This post is typical of a person who broad-brushes the reasons why some people are poor or lower middle class. Three kids before 21, really???????????

Oh, and just for the record, I am not on Facebook, nor do I use Instagram or Snapchat. I am relying on my social security (in addition to a few tens of thousands in a savings account) to get by. I do not 'feel sorry' for myself; in fact I am rather proud of myself for being in the financial position I find myself in today. After a chaotic life, I own a house and a car and have no credit card debt (don't even use one). In fact, the only bills I have are the utility bills and real estate taxes.

So, breathe your rarified air, and look down your nose at others who are less fortunate if it makes you feel good. People who need to denigrate others generally are rather insecure. Good luck to you.
 
Old 11-16-2016, 06:54 AM
 
29,784 posts, read 34,885,423 times
Reputation: 11710
$100 a month saved for 45 years as a retirement fund is not a reality concept. How many in their 70's now had $100 a month to spare 50 years ago? Starting now how much will $100 a month saved for 45 years even with ROI and compounding be worth in 50 years?
 
Old 11-16-2016, 07:02 AM
 
Location: Central NY
4,680 posts, read 3,253,088 times
Reputation: 11982
There will always be people whose vision is so blocked they never see the light. Very negative, no hope.

Anyone recall who this character is??

"Henny Penny, more commonly known in the United States as Chicken Little and sometimes as Chicken Licken, is a folk tale with a moral in the form of a cumulative tale about a chicken who believes the world is coming to an end. Wikipedia
Originally published: 1991
Adaptations: Chicken Little (2005), Chicken Little (1943)"
 
Old 11-16-2016, 07:44 AM
 
Location: Tennessee
23,614 posts, read 17,598,460 times
Reputation: 27693
Quote:
Originally Posted by bpollen View Post
You have no idea of the amount of money that the working and middle-middle class earn, if you think most people have $100/month for 45 years to "invest." Many have no expendable income, many others have little.

Social Security was started because there was a need. The MAJORITY of seniors were living in abject poverty. It turned out to be one of the most successful programs in the country, and worked to resolve the problem that existed. Only about 20% of seniors now live in poverty.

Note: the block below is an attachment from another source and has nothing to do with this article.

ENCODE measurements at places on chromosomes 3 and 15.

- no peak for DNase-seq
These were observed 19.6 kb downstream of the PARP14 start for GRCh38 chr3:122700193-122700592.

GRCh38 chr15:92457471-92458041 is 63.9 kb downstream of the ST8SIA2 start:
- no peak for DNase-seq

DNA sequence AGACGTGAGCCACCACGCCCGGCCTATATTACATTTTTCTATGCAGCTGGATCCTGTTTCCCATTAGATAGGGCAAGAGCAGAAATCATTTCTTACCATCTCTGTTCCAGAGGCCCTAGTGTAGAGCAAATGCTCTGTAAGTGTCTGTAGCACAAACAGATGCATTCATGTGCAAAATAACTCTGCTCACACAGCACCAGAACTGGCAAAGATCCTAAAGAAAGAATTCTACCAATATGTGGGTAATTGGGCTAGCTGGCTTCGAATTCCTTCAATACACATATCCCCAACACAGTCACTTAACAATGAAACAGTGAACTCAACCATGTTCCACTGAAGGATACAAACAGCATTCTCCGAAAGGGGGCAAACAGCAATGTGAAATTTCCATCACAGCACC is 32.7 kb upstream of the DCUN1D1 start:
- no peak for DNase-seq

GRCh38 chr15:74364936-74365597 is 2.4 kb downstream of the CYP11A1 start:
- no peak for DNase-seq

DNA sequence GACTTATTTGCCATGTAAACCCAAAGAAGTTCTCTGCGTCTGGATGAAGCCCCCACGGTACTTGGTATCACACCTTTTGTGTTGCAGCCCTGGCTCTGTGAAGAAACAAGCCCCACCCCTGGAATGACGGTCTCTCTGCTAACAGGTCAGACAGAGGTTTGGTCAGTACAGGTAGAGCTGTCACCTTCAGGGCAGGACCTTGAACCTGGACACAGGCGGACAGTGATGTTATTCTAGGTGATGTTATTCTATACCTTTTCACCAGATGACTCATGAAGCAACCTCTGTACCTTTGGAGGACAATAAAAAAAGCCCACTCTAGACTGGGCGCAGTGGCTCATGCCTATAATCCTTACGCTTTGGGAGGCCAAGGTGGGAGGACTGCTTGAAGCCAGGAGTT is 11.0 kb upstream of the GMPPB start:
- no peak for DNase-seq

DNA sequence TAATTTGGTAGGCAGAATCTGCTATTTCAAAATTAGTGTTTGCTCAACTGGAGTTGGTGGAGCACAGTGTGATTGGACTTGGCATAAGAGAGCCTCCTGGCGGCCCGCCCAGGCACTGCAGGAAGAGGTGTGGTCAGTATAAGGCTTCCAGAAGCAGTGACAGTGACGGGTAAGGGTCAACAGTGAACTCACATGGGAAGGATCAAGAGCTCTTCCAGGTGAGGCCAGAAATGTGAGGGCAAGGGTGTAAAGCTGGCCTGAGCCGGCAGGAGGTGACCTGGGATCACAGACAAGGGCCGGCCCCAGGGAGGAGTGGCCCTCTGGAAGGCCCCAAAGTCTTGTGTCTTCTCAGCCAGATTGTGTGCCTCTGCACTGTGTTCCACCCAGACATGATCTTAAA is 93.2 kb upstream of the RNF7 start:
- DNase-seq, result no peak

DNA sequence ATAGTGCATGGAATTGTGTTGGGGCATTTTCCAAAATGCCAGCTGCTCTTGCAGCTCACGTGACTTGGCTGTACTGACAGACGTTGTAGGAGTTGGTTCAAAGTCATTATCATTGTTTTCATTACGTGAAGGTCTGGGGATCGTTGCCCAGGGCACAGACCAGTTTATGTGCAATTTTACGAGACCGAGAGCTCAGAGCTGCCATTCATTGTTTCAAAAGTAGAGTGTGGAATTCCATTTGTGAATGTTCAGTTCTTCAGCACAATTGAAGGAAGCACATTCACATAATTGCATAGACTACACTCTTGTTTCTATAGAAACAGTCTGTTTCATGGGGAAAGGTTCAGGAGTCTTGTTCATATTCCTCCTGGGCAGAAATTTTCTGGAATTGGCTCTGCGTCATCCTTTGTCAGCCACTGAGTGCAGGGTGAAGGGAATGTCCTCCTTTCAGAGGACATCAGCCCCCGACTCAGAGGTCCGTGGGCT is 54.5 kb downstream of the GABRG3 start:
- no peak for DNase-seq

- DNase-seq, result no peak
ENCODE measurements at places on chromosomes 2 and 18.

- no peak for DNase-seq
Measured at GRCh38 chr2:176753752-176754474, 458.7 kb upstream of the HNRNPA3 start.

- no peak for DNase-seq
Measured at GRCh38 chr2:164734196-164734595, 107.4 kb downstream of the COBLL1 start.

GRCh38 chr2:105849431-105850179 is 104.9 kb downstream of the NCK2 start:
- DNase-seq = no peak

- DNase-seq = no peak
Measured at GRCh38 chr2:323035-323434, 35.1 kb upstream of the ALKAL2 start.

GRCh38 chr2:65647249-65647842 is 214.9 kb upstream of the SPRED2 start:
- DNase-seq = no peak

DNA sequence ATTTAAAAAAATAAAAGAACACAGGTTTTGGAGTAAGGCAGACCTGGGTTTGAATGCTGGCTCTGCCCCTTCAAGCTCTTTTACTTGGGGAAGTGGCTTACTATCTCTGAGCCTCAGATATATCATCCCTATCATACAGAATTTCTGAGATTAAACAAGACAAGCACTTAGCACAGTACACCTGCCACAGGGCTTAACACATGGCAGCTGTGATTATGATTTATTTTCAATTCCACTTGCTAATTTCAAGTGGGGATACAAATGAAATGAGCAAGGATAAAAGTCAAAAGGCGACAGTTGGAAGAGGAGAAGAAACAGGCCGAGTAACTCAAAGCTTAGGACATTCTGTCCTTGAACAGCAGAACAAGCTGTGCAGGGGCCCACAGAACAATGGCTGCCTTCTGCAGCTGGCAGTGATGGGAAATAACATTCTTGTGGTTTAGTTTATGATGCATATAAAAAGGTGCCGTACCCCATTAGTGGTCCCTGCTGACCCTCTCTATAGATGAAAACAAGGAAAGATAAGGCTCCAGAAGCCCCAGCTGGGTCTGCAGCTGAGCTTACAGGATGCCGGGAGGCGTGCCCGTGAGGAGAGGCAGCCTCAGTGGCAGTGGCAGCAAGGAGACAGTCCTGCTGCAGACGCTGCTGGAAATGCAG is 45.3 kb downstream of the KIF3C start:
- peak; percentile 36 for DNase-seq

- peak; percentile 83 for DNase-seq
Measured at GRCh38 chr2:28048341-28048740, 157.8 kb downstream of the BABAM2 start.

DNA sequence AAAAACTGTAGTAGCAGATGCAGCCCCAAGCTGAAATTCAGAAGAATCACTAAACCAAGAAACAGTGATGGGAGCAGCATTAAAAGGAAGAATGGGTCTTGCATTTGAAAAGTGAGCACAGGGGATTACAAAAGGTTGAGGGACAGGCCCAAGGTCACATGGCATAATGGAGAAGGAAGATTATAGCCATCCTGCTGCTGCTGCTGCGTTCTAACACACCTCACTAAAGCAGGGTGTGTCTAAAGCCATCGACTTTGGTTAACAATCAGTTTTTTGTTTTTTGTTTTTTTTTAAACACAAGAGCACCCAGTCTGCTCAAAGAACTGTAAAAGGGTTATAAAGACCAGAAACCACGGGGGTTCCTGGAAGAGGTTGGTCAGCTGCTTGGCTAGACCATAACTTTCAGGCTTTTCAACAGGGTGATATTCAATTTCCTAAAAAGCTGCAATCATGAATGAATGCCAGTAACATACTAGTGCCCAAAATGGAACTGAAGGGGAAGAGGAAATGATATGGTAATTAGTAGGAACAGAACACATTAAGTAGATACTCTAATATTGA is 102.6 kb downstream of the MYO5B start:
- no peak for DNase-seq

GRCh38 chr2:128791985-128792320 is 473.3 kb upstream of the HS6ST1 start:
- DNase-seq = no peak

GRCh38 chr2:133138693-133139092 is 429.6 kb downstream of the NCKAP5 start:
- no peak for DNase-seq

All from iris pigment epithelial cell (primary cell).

In this country we have people at all income levels. It is a fact of life that of a population, there will necessarily be those at the bottom income level, and someone will be at the top. They will not all be at the top. The universe doesn't work that way.

All people, even you, make the wrong choices sometimes. Lucky you that your choices didn't determine that you would not have much income the rest of your life. Others were not so lucky. Also, we don't all get the same start in life. Born with bad parents, in a bad part of town, or without much of an IQ, or with some disability...many are destined to be low wage earners. And that's okay. As long as they work to support themselves and are productive members of our society.

All workers are due respect. We need cashiers, janitors, maids, clerks, and others in the working class. We certainly need them more than we need another stockbroker. The working and middle classes work hard for a living, but many will be poor in their senior years. Even the middle class, who have all the bills to go along with supporting a family in these days when things are so expensive, struggle to save. There is no longer the hope of paying for college educations for kids AND saving enough for retirement. That American Dream is gone.

Also... people don't know how to invest. It's too easy to invest in the wrong thing, or to have your investment eaten away by institution fees. The privatization scheme for Social Security is a giveaway to the financial institutions - the big donors of politicians.

Seniors in poverty is the concern of all of us, and most certainly of the government. It is fitting that the govt came up with a successful plan to deal with the problem. It has worked well. And now, rich, greedy people want to see seniors in poverty again, because, after all, as you said...it's their problem, not yours.

Social Security should remain as it is. The govt puts the money in a pool, invests it, and doesn't get stuck with the enormous fees that the 401ks are. Social Security benefits from the scale of economy. If you do "A," then you get "B." It works because if you die, then your benefits end, but stay in the pool. That way, if you live longer than expected, your benefits don't end, because of the pool.

Social Security without a pool is not "social" or "secure." If you want, and since you have money, you can invest $100/month for 45 years, in addition to your small SS tax you pay, and you will live in style in your senior years. Most others in America are not that lucky.

You need to throw off your attitude and go work in the real world for a year, then come back and give your opinion of what it's like to work as a waiter for a living as an adult (not temporarily as a college kid), or as a janitor. Better yet, start over...be born in a state and city far from financial institutions and artistic people. Your world consists of cows and tractors. You are taught to earn an honest living. There's no talk of college. People there don't go to college. There's no talk of working as a broker or professor. That's not in your world. You are expected to work at the local factory or whatever. There's no $100 to invest, and you wouldn't know the first thing about how to do that.